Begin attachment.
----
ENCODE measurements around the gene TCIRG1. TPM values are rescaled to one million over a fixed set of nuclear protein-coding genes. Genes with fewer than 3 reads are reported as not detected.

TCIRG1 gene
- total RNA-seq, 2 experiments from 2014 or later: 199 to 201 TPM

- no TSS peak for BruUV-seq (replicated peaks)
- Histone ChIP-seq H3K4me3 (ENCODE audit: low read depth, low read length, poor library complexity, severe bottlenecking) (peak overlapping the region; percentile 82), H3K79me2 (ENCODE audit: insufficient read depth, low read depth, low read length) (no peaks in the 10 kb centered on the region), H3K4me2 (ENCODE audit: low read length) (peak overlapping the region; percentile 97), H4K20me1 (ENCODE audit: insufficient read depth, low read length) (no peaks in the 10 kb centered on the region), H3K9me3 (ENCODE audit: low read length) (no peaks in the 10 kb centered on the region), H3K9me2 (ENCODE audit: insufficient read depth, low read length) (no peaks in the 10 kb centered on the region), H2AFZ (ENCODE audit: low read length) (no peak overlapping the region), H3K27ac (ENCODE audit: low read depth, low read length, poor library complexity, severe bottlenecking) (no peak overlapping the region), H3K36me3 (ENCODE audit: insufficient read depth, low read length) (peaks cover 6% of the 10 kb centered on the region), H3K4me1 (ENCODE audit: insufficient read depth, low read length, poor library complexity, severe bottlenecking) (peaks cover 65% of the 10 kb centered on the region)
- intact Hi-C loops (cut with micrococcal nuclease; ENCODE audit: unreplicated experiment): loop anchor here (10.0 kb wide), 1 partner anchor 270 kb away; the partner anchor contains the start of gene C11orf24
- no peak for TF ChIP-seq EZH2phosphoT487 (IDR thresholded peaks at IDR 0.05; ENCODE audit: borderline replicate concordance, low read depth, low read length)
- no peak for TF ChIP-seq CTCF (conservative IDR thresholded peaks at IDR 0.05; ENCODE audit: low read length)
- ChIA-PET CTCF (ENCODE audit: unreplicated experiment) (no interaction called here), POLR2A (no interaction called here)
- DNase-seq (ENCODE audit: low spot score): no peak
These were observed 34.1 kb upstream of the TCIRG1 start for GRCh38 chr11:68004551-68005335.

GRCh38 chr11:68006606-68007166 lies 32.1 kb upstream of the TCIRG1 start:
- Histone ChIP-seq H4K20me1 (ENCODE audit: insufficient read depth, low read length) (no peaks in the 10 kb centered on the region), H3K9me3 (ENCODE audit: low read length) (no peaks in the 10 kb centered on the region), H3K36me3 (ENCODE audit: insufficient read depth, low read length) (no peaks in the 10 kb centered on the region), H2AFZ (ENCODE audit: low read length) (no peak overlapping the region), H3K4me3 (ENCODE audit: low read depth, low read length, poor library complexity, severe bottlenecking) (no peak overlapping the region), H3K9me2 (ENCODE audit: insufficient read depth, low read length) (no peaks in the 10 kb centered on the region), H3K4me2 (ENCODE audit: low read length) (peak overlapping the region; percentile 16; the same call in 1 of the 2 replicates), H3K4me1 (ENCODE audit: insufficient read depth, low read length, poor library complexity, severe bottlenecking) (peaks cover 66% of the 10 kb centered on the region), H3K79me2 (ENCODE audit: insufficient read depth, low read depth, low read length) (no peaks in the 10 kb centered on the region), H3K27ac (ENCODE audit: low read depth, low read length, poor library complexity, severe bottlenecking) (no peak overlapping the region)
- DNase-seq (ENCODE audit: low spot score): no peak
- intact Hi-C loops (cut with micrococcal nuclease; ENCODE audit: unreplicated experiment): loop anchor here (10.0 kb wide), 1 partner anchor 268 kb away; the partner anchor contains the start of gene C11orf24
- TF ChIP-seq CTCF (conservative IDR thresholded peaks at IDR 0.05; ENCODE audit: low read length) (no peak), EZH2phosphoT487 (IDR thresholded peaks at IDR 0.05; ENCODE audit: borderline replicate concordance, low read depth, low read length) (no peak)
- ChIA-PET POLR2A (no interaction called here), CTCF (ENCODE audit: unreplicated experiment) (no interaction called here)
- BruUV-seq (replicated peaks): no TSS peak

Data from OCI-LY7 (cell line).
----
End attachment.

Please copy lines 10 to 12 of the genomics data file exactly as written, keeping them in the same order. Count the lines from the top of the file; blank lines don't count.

- DNase-seq (ENCODE audit: low spot score): no peak
These were observed 34.1 kb upstream of the TCIRG1 start for GRCh38 chr11:68004551-68005335.

GRCh38 chr11:68006606-68007166 lies 32.1 kb upstream of the TCIRG1 start: